The traffic engineering extension of the OSPF component 208 is the network information gathering component in the RM 200. The OSPF component 208 builds the topological map augmented with information about network resource availability, e.g., link protection scheme, unreserved bandwidth, minimal LSP bandwidth, maximal LSP bandwidth, link metric, and Shared Risk Link Group (“SRLG”), and switching capability information for each link. All of the information is maintained in the TEND 206 of the OSPF component 208.
 From the CSPF_Calculate_Path_Req message and the TEND 206, the PSC 204 collects the information required as input to the CSPF technique 205 at the time it receives a path calculation request from the SM 202. This information includes the route specification (i.e., the source and destination TNE addresses), traffic demands (i.e., service level and diversity requirements); and network resource availability information. Based on this information, the PSC 204 performs a calculation by executing the CSPF technique 205 and returns the resulting ERO(s) to the SM 202 in the form of a CSPF_Calculate_Path_Resp message.
 The following constraints may be specified for ERO calculation in accordance with one embodiment: (1) link protection type; (2) diversity type; and (3) cost metric. Supported link protection types include unprotected, dedicated 1+1, dedicated 1:1, and AnyType. A data-bearing link is said to be “unprotected” if there is no backup link for traffic being carried on the link. A data-bearing link is said to be “dedicated 1+1” if a disjoint backup data-bearing link is reserved and dedicated for protecting the primary data-bearing link. This backup data-bearing link is not shared by any other connection and traffic is duplicated and carried simultaneously over both links. A data-bearing link is said to be “dedicated 1:1” if a disjoint backup data-bearing link of type “Extra Traffic” is reserved for protecting the primary link. For an LSP having a protection type of “AnyType”, the LSP is to be routed over any available links.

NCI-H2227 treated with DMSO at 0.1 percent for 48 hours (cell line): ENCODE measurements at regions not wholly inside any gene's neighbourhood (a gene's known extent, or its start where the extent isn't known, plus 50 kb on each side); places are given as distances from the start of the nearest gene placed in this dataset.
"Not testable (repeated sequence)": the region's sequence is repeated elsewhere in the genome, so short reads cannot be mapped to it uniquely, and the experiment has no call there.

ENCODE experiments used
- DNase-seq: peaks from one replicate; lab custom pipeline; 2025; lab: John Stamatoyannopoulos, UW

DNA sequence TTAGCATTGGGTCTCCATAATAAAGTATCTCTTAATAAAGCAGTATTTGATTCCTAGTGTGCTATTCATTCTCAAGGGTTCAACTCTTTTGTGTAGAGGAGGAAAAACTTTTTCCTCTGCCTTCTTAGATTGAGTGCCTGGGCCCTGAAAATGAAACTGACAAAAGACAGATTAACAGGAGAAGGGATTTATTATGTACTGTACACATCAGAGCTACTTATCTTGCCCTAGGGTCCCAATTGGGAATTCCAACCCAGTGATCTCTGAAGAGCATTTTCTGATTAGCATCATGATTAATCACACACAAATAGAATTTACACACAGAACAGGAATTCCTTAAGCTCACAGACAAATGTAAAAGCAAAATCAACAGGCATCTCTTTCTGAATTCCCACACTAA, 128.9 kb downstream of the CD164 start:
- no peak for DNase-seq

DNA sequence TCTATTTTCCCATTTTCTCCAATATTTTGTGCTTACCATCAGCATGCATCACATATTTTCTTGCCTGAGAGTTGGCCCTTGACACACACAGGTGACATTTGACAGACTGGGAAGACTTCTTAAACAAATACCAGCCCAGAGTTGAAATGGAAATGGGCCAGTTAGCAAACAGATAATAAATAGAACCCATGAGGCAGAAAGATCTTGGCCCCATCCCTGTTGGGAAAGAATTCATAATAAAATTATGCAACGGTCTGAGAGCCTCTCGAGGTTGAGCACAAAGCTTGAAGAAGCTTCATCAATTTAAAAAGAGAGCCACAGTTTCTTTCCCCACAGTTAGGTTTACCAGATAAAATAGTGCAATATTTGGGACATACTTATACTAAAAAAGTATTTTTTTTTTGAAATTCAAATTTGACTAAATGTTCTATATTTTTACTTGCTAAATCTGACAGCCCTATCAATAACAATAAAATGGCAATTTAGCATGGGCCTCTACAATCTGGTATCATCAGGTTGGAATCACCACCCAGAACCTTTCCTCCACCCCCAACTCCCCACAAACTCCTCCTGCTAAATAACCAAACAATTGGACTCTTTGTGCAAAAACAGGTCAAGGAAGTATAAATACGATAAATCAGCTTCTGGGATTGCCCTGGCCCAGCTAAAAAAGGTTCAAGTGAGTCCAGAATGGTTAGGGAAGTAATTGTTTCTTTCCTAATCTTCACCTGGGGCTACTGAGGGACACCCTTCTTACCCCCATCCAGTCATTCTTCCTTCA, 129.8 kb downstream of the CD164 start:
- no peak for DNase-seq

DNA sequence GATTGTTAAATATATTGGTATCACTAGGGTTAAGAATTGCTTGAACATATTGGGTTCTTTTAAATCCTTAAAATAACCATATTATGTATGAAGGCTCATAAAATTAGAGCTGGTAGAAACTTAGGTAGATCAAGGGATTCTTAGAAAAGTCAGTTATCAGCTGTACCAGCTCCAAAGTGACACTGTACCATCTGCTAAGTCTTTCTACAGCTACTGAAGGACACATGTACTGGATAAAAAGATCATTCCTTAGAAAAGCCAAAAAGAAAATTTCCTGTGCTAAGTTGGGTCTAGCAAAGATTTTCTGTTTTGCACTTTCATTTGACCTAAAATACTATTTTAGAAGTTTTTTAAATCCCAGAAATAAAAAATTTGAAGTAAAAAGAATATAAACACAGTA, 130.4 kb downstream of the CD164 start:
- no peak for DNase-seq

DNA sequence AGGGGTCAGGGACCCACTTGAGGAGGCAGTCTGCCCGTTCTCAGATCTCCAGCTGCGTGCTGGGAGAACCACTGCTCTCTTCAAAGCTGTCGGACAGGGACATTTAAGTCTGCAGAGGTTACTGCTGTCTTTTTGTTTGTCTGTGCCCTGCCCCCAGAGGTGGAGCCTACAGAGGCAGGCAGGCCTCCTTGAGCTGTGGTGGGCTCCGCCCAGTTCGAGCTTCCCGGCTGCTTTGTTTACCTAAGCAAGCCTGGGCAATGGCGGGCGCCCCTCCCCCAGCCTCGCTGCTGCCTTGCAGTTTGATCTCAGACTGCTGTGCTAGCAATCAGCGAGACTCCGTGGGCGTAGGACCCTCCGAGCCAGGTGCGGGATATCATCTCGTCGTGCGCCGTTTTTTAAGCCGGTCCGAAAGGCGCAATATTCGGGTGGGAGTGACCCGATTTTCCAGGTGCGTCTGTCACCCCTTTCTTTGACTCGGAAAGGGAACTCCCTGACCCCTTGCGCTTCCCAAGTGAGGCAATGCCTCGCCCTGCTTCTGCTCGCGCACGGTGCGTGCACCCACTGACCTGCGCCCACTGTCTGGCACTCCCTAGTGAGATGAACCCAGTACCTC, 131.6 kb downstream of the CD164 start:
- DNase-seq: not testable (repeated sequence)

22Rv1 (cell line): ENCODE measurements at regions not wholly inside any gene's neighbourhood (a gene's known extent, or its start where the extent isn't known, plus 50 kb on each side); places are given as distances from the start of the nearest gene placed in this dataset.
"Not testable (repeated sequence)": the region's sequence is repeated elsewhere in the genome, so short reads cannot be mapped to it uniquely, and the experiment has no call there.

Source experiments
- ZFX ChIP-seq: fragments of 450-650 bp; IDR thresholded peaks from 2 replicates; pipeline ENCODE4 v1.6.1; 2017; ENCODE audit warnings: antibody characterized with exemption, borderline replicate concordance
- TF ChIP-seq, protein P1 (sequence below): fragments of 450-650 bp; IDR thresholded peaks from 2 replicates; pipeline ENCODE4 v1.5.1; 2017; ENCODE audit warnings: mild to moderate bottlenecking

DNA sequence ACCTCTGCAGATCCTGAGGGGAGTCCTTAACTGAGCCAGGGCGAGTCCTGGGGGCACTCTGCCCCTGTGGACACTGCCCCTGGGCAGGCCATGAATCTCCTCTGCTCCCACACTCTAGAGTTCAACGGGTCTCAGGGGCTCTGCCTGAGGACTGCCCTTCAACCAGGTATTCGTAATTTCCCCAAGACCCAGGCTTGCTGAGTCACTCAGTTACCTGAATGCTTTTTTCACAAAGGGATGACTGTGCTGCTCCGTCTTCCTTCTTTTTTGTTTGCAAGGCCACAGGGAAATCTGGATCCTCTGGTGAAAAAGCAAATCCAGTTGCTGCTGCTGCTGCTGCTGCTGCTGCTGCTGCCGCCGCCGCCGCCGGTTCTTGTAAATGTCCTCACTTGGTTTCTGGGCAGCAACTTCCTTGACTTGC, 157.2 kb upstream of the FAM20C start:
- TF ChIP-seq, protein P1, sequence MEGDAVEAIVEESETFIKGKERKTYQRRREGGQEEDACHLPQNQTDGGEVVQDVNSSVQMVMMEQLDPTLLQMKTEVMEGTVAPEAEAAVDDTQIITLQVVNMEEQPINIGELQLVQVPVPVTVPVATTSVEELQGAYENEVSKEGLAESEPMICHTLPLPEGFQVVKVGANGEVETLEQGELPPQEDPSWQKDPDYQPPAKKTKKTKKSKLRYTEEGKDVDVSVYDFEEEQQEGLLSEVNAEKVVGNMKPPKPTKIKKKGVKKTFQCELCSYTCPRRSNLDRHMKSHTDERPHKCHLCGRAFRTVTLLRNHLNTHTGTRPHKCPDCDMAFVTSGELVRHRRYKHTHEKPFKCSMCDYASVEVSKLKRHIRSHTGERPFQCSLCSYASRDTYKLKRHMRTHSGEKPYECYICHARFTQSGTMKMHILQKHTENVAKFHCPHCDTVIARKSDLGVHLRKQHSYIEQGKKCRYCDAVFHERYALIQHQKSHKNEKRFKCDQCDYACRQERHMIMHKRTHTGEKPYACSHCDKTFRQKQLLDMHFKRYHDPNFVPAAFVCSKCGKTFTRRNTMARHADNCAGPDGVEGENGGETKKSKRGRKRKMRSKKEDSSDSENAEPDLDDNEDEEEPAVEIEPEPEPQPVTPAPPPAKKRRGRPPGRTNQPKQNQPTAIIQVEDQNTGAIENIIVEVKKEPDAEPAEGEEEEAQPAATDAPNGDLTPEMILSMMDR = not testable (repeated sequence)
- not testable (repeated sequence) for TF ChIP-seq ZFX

Supported diversity types include shared risk link group (“SRLG”), node, and link. A set of data-bearing links is said to constitute an SRLG if they share a resource whose failure will affect all links in the set. An SRLG can be identified by its identifier, which is global unique. A data-bearing link may belong to multiple SRLGs. The SRLG set of a given data-bearing link is the union of the SRLG identifiers that correspond to the SRLGs to which the data-bearing link belongs.
 Two LSPs are said to be node diverse if they share no common intermediate node(s). Two LSPs are said to be link diverse if there is no data-bearing link pairs from the different LSPs that belong to the same TE link. For example, assuming that ERO0 and ERO2 are the primary EROs that correspond respectively to LSP1 and LSP2, then to say that LSP1 is link diverse with LSP2 is to say that ERO0 and ERO2 have no common TE link; that is, the set of all TE links belonging to ERO0 and the set of all TE links belonging to ERO2 are disjoint.
 With regard to cost metric, the CSPF technique 205 selects the primary ERO and/or the backup ERO capable of satisfying the specified constraints (i.e., protection and diversity requirements) while at the same time attempting to minimize the total cost of ERO hops. The cost of an ERO hop is measured by the link metric of the selected TE link.
 An ERO calculated by the CSPF technique 205 consists of a sequence of TE links that represent the ordered series of hops of the ERO. For each hop, the CSPF technique 205 specifies a pair (node ID, interface ID) followed by the SRLG information of the hop. The “node ID” is the address of the local TNE and the “interface ID” is the outgoing interface ID of the corresponding TE link. The SRLG information of the hop is provided by the SRLG set of the corresponding TE link.